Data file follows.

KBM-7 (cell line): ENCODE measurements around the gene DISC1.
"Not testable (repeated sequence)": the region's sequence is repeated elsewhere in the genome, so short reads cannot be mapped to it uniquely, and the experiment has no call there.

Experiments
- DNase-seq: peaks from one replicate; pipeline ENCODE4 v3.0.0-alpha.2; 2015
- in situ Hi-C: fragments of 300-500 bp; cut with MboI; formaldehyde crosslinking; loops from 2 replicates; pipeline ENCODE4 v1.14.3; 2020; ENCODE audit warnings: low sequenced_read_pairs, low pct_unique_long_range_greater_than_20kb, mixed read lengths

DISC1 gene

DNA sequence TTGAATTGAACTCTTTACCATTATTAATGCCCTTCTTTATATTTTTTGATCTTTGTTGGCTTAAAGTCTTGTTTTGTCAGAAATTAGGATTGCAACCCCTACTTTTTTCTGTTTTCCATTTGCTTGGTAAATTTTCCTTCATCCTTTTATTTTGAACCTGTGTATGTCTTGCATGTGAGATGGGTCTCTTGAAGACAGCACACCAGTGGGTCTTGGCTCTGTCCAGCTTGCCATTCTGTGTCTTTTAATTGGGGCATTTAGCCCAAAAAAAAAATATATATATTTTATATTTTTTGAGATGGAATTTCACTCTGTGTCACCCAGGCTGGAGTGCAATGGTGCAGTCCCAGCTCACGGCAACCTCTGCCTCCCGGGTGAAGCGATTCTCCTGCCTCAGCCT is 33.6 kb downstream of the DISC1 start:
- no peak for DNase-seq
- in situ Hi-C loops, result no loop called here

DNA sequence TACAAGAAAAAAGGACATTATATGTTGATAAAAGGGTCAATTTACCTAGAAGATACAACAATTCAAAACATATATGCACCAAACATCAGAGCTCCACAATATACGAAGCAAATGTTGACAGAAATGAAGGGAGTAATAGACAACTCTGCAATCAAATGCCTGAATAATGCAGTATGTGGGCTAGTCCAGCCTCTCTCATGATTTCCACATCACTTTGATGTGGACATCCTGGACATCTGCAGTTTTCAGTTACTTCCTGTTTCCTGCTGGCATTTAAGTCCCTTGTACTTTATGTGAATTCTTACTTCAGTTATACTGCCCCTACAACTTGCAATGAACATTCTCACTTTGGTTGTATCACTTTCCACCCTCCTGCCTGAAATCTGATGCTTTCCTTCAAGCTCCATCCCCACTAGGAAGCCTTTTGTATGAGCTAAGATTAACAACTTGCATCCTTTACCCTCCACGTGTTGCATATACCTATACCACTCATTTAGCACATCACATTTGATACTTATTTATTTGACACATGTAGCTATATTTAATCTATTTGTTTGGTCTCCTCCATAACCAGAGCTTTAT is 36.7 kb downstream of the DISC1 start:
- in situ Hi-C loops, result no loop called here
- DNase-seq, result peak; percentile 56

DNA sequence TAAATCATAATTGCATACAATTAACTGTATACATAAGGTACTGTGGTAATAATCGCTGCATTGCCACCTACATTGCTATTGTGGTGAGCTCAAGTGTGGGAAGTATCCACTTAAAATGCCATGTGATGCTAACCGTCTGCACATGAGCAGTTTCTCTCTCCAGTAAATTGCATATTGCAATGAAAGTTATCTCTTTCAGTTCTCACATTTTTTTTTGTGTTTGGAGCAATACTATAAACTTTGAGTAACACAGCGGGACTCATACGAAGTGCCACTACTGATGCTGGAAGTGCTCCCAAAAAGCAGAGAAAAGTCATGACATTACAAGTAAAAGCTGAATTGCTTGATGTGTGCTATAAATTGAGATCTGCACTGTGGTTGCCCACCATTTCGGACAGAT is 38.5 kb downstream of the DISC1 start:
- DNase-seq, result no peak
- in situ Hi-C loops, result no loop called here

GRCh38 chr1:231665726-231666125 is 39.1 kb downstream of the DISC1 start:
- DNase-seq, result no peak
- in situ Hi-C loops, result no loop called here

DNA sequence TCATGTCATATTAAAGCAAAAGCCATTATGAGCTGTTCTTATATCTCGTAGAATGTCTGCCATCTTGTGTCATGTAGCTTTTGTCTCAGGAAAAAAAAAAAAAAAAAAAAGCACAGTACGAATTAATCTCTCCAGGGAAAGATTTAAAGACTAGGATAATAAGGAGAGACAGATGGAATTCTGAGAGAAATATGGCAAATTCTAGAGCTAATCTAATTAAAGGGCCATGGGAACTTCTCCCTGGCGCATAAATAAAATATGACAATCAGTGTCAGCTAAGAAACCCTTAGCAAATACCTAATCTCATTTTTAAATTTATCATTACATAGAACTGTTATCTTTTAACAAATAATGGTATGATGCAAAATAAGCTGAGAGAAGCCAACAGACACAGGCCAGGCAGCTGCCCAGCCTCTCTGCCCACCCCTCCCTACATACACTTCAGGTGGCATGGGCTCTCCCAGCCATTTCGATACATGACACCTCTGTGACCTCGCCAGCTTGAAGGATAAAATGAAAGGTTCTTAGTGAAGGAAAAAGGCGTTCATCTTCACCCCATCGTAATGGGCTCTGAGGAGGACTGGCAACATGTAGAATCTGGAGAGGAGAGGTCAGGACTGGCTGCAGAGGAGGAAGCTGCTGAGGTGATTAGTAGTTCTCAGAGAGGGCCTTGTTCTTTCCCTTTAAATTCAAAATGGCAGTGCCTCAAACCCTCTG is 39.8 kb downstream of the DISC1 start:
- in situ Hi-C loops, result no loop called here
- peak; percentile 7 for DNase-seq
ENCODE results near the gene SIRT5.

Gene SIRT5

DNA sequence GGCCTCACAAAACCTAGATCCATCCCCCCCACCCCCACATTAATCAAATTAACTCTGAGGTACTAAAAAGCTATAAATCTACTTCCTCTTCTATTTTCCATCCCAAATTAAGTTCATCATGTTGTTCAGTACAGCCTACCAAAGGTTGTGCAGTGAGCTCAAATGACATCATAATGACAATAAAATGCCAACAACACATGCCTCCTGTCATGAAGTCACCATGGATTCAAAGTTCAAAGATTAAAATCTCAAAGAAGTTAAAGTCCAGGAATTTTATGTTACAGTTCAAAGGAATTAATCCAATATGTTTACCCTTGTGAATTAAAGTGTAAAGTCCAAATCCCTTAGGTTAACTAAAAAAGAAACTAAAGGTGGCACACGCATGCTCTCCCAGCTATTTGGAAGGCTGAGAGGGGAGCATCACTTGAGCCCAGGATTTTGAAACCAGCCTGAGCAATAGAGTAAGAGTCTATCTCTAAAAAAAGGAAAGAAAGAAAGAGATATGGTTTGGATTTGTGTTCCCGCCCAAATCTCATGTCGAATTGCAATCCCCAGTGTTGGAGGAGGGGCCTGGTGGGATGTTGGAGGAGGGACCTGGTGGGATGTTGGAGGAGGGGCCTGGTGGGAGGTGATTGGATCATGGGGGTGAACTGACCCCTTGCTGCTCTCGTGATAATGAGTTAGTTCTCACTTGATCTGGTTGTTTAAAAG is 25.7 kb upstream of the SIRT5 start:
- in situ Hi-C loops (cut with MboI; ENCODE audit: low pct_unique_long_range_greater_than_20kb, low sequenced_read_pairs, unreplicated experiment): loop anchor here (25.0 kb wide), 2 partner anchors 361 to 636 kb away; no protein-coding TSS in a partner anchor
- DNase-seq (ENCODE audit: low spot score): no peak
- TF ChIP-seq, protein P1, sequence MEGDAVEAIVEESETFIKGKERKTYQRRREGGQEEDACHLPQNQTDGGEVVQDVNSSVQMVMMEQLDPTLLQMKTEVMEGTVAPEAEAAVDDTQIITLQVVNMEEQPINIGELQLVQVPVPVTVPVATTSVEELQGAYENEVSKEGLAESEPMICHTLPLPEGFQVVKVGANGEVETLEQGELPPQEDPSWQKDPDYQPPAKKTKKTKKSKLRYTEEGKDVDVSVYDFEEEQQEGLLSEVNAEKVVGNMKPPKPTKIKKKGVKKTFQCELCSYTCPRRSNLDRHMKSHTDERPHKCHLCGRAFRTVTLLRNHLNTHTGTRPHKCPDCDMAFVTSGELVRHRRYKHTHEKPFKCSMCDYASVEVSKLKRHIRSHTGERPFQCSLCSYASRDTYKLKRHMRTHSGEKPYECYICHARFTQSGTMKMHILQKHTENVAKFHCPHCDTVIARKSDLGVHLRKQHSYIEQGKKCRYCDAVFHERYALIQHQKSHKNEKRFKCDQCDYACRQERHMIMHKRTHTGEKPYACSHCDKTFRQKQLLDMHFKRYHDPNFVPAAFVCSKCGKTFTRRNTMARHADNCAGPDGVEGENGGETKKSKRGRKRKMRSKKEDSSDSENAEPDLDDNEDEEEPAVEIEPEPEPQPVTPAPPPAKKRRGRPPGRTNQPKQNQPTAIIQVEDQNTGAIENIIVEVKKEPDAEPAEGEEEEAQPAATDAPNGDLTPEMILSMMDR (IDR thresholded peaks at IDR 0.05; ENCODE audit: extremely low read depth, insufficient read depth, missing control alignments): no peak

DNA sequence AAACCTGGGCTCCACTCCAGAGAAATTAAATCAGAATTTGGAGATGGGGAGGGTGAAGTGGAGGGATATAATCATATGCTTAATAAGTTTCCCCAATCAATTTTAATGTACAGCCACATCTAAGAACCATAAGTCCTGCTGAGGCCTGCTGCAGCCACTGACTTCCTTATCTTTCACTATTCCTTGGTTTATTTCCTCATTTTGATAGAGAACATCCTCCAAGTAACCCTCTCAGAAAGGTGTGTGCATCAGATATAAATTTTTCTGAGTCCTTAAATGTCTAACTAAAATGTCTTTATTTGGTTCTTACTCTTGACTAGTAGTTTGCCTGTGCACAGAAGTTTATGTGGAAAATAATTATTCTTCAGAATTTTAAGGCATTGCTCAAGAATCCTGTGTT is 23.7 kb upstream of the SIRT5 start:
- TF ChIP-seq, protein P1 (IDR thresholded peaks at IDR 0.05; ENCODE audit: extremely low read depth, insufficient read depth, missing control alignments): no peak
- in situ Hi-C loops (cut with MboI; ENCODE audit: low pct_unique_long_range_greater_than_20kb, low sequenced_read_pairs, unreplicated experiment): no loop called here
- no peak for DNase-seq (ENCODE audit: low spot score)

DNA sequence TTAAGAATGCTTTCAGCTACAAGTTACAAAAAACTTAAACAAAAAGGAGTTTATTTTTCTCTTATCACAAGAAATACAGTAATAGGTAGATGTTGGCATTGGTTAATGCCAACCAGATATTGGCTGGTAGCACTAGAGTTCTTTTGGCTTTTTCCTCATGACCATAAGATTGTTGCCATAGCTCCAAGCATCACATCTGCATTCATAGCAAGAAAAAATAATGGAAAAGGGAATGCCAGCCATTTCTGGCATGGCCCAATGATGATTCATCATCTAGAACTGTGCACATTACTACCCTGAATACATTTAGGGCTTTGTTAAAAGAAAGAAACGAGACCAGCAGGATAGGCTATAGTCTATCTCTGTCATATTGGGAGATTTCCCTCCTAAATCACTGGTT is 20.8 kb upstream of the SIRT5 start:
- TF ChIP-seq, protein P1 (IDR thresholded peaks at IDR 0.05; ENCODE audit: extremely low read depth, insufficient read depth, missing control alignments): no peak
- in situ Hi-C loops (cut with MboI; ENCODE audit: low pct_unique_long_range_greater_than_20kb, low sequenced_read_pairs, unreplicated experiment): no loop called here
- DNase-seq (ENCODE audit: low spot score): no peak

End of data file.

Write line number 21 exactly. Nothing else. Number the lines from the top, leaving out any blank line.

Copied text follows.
- peak; percentile 7 for DNase-seq